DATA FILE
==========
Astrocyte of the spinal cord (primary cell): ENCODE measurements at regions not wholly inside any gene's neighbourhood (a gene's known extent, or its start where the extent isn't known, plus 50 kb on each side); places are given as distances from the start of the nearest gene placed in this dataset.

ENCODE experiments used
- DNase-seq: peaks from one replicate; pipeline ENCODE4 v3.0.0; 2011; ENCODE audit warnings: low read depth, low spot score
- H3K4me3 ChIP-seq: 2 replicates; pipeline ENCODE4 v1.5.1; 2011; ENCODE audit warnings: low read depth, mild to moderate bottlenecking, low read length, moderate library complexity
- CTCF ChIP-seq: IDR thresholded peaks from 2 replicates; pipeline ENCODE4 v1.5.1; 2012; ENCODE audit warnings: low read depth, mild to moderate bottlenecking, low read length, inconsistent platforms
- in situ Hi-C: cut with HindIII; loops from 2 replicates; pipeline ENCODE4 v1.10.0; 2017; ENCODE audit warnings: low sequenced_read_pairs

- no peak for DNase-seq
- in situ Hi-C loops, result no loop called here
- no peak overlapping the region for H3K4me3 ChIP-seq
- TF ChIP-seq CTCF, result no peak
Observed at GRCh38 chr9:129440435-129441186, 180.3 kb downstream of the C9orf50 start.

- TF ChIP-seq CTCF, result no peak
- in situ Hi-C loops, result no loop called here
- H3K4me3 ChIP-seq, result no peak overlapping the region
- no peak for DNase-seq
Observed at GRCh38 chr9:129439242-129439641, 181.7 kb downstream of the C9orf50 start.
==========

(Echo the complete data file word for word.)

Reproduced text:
Astrocyte of the spinal cord (primary cell): ENCODE measurements at regions not wholly inside any gene's neighbourhood (a gene's known extent, or its start where the extent isn't known, plus 50 kb on each side); places are given as distances from the start of the nearest gene placed in this dataset.

ENCODE experiments used
- DNase-seq: peaks from one replicate; pipeline ENCODE4 v3.0.0; 2011; ENCODE audit warnings: low read depth, low spot score
- H3K4me3 ChIP-seq: 2 replicates; pipeline ENCODE4 v1.5.1; 2011; ENCODE audit warnings: low read depth, mild to moderate bottlenecking, low read length, moderate library complexity
- CTCF ChIP-seq: IDR thresholded peaks from 2 replicates; pipeline ENCODE4 v1.5.1; 2012; ENCODE audit warnings: low read depth, mild to moderate bottlenecking, low read length, inconsistent platforms
- in situ Hi-C: cut with HindIII; loops from 2 replicates; pipeline ENCODE4 v1.10.0; 2017; ENCODE audit warnings: low sequenced_read_pairs

- no peak for DNase-seq
- in situ Hi-C loops, result no loop called here
- no peak overlapping the region for H3K4me3 ChIP-seq
- TF ChIP-seq CTCF, result no peak
Observed at GRCh38 chr9:129440435-129441186, 180.3 kb downstream of the C9orf50 start.

- TF ChIP-seq CTCF, result no peak
- in situ Hi-C loops, result no loop called here
- H3K4me3 ChIP-seq, result no peak overlapping the region
- no peak for DNase-seq
Observed at GRCh38 chr9:129439242-129439641, 181.7 kb downstream of the C9orf50 start.